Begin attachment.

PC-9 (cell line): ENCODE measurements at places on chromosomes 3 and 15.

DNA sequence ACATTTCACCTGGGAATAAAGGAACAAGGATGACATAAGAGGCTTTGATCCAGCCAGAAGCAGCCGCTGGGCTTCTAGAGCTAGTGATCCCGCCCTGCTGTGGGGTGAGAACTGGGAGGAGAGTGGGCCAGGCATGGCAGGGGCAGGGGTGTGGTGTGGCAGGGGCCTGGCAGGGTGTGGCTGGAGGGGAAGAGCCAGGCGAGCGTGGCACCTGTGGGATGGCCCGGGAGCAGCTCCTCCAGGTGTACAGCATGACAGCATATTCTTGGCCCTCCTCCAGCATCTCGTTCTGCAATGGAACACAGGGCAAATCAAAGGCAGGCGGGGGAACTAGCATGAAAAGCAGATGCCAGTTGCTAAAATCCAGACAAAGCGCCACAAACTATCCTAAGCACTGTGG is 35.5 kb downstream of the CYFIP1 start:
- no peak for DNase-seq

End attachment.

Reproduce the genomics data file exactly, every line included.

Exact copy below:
PC-9 (cell line): ENCODE measurements at places on chromosomes 3 and 15.

DNA sequence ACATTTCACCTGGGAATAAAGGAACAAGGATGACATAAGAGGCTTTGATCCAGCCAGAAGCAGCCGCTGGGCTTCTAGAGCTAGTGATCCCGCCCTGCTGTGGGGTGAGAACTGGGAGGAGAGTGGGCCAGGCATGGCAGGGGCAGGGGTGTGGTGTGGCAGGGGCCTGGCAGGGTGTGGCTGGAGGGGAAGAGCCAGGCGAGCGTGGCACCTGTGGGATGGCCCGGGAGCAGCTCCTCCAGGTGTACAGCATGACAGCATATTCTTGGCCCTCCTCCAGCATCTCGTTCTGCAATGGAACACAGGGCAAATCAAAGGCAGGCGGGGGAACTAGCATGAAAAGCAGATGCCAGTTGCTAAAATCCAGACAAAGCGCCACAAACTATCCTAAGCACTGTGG is 35.5 kb downstream of the CYFIP1 start:
- no peak for DNase-seq